16 YOUNG WILD WEST AND THE DETECTIVE. "Two dead an' four wounded," replied the boss of the listening for perhaps a full minute, they started slowly to train. "This are what I call a shame! Here we have the right. traveled all the way from Nebrasky without losin' a man, They proceeded in this direction for about fifty feet, but though we was tackled by Injuns three times. We ain't found nothing to indicate that there was an opening or any more than seven or eight miles from Weston, an' here we have to go an' be attacked by a gang of white outla ,ws an' lose two of our men." "What has been clone can't be helped," said Wild. "But way to ascend. Then Wild touched his companion on the arm and made a motion that they would go back and try the other way. Harper understood him readily, so back they went. we will see to it that you don't lose any more." The detective was in the lead this time, and when they The men had formed a pretty good barricade with the had reached the point he crept around to th<" left, Wild not v;agons by this time, but it was a needless precaution, as the outlaws had got more than they bargained for, and did not propose to bother them any more that night. After waiting a little while Wild turned to Harry, and said: "You and I will go on a little scout and see if we can learn what the scoundrels are up to." "Agreed!" was the reply. being more than four Ieet1behind him. Two seconds later Young Wild West heard a noise made by falling pebbles and bits of loosened earth, and then as looked around the angle he found that his companion had disappeared! Puzzled and very much surprised, Wild crouched down flat upon his stomach. What could it mean? Telling the wagon train people to take care of their horses I But only once did he ask himself this question. He till they got back, our two friends crept out and stole softly quickly rea:ized that their enemies were pursuing very away in the darkness. shrewd tactics. Wild was much pleased at the caution Harper used in That they could capture the detective without him makmoving along. "You would make a pretty good scout," he whispered. "My profession has taught me to be cautious in every move I make when I am on a trail," was the reply. "I am glad you are that way, for we don't want to make the least noise when we get up here a little When the Red Riders had charged upon the emigrant ing the l!'ast outcry showed that they were well up in their business. The brave young scout was sure that they had capturefl him. If they had used a knife on him there would surely have been as much as a gurgling groan to reach his eara. And then, again, if that had happened where was th<> body? Wild was doing some rapid thinking just then. "It might be that he has tumbled into a hole," he mut when they appeared the second time they merely rounded tcred under his breath. "But I should have heard him the point to the onQ that led to the prairie beyond. when he strnck the bottom, unlcs -unless the bottom is too train they came from the Spondulicks fork of the road, and It was to\vard this point of towering, jagged rocks that far clown." our two friends were slowly making their way. Wild was sure that they had a hangout, the outlet 0 which was somewhere around that spot. Now, the thing to do was to find it! Wild his shoulders unea ily at this thought. There was only one thing for him to do and that was to remain perfectly still and listen. This he did, ancl the nrxt in, tant he heard the sounds Revolvers in their hands and ready for a surprise, the made by receding footsteps. two crept on. The boy breathed a sigh of relief. The rain was still falling, but not very fast. Somehow he now felt confident that Harper was alive. It was one of those drizzling storms that had set in-the With his left hand feeling in advance of him, Wild started kind that sometimes last for two or three days with no more to crawl around the point of rock. water to fall than would come down in a heavy shower of an hour or two. The night just suited their purpose, however, and with a feeling of confidence, Wild led the way. In less than two minutes after leaving the wagons they had reached the point that divided the road. There was nothing there but a steep Rlab of rock, so after He was going right upon the very spot that his com panion had disappeared from. But if there was any sort of pitfall there he would know it in time to prevent himself from falling into it. He was half way around when he suddenly heard low voices quite near him. Young Wild WeP.t had a keen Rense of hearing.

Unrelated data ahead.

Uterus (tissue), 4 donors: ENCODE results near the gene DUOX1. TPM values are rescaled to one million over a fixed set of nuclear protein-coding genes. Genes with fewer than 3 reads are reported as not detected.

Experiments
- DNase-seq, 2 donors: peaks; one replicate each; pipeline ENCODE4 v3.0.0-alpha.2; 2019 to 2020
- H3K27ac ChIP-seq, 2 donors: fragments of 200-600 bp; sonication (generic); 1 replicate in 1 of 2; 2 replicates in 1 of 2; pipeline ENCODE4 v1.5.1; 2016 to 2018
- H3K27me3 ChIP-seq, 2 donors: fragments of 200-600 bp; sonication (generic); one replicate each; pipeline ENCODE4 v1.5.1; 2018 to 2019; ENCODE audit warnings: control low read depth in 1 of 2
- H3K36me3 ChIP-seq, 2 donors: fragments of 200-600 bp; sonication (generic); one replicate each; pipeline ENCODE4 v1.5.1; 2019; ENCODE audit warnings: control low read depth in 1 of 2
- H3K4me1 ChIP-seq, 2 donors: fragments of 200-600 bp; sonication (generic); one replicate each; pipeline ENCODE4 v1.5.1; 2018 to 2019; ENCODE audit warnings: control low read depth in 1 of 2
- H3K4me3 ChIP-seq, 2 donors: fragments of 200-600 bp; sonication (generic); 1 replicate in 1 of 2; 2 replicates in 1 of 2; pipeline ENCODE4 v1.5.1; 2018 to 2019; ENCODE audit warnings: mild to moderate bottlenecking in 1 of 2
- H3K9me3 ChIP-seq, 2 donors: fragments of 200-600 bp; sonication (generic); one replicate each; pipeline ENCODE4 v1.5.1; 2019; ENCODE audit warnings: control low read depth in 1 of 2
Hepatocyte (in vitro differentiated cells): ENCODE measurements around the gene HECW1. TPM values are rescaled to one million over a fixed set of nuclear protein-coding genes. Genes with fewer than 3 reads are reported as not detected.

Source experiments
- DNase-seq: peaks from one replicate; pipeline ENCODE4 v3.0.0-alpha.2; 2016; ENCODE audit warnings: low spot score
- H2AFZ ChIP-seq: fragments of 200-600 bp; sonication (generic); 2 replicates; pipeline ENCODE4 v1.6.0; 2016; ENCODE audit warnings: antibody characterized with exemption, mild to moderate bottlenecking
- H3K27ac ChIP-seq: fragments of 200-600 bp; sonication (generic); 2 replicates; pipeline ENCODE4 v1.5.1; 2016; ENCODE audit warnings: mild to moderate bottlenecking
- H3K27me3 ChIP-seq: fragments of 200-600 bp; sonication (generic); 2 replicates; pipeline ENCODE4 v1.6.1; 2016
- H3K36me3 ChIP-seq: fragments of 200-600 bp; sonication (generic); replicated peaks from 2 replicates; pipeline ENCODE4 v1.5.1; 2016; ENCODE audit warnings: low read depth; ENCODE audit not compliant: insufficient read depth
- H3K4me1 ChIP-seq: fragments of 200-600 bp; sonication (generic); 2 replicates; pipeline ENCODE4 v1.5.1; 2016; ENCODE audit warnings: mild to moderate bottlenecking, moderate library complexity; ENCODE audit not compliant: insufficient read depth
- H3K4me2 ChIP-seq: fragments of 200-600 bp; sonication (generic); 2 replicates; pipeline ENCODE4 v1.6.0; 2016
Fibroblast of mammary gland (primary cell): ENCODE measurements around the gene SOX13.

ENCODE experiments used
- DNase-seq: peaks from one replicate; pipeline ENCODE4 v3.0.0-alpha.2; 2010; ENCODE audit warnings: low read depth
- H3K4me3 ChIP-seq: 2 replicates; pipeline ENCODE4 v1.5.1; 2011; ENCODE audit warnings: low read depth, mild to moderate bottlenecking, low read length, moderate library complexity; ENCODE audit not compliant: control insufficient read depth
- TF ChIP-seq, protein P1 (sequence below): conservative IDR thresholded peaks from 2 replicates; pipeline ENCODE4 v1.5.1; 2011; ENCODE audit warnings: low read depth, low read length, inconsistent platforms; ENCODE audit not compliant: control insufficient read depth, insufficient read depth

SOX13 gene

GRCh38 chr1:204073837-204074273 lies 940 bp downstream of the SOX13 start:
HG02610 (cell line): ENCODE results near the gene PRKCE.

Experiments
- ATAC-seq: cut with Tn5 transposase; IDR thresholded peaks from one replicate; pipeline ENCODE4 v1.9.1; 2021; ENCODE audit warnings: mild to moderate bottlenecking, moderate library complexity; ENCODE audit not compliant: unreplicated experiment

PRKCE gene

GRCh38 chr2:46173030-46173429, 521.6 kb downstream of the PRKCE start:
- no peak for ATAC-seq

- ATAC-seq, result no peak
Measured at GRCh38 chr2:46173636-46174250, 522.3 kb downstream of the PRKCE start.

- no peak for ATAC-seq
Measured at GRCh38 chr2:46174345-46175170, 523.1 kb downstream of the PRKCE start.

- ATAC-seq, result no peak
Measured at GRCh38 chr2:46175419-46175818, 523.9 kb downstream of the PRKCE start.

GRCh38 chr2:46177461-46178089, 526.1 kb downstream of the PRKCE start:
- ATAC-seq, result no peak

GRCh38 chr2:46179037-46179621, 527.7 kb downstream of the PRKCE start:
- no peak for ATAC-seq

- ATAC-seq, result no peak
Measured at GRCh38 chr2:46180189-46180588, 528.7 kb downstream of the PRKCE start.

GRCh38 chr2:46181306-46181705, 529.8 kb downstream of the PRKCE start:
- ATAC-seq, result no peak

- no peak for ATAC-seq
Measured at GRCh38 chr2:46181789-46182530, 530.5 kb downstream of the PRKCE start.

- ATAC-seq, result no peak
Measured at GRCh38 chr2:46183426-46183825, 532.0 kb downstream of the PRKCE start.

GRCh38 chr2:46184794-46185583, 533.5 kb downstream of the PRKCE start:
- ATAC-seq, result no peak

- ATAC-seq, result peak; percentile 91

YOUNG WILD WEST AND THE DETECTIVE. 1'1 That had been demonstrated on more than one occasion. He crouched low and listened. "Us two will stay here and wait till the captain and the Whoever it was they were coming from the direction of Weston. "The outlaw captain and the 'other fellow!'" he ex-other man comes back," he heard a man say. you can go on up. "'rhe rest of claimed under his breath. "Now is my chance!" I As quick as a flash he darted for the wagon train. "It won't do to bother that wagon train a.gin; they are The horsemen would have to pass the men gathered there, ready for us, and there are too many of 'em. We couldn't and Wild wanted to get there ahead of them. beat 'em without losin' some more men, anyhow, and that wouldn't pay us." "That's right," was the reply. "Butdidn't we catch this feller in a neat way! Why, he crawled right to our wery feet, an' he didn't see us till we had grabbed him an' lifted him up, with one of my hands over his mouth an' the other holdin' tight to his throat." "It was done pretty nice, but we needn't have been so mild about it. He was too far away from the wagon train to hear what was goin' on; and if he had yelled out we could have mowed 'em down in no time if they had come in here after us." "He must be a nervy chap, or he wouldn't have come He got there just as two horsemen, noticing the lighted lanterns, slowed down. "Aha a wagon train! What's the trouble, men?" he heard the voice of Doc Dempsey say. Then Young Wild West cried out through the darkness: "Halt! Hold up your hands, or you are dead men!" Taken completely by surprise and not knowing what sort of a trap they had run into, the two men obeyed. A dozen men sprang from the cover of the wagons and surrounded them in short order. "What means this? I took you to be honest men!" cried Dempsey with an affected air of surprise. "That is just what we are," retorted Young Wild West.. sneakin' along to find out where we was." "You are not mistaken the l east bit. Now, then, dismount, "Yes, and he looks like a regular tenderfoot, too. If I and be quick about it, or my revolver will begin to talk. I had my way about it he would have a knife stuck through will not be knocking whiskey from your hand, either." his heart before this, but it is the captain's orders never to "So it is Young Wild West who is speaking, is it?" said kill a prisoner we take while he is away till he sees him and Dempsey, with remarkable coolness. "Of course we will has a talk with him." obey his command, then." "I know that. Well, we will go on up to ther cave, an' Wild laughed tantalizingly. you an' Bill can stay here an' wait.for ther captain." Wild caught every wo:r:d of this, for the voices of the men arose slightly as they continued their talk. The daring young dead-shot of the West was now per fectly at his ease. "You are extremely polite, captain," he remarked, as the two riders dismounted. "Friends, just take their weapons from them and tie their hands so they will not be apt to get them loose in a hurry." The words were no sooner out of the boy's mouth when It did not worry him greatly about the detective being a the men proceeded to obey the command. prisoner in the hands of the outlaws. "I protest against this treatment, gentlemen," exclaimed One thing was certain, Harper would not be put to death Doc Dempsey in a tone of voice that showed he was a little till the captain arrived. alarmed. And suppose he never did arrive! "Protest and be hanged!" answered the scout who had The shadow of a smile crossed the countenance of Wild recognized Wild when he rode up and helped fight off the as he thought outlaws. "If you are honest men you will be given a chance "Well, I know pretty well who the captain and the 'other to prove it. If Young Wild West says tic you up, tie you fellow' is," he murmured to himself. "They are the pair up it is." of strangers we met at the Gazoo. Now, then, I must do Wild saw to it himself that the two prisoners were se something, but I will wait till the gang who are bound for curely bound, and then, turning to the man in command of i.he cave get out of hearing, for there is no telling what the train, said: might happen." "Travel right on for Weston now. It is not so far as you A minute or two later he heard a number of horses makthought. Take the prisoners to the lock-up as soon as you ing their way over the stony ground. get into town, and tell them that it is my orders that they He waited until they had entirely died out in the distance should be guarded closely till I return. I must go and look and then silently arose to his feet. for my friend, Harper, and I may not get back to Weston At that instant he heard the sound of approaching hoofs. before daylight."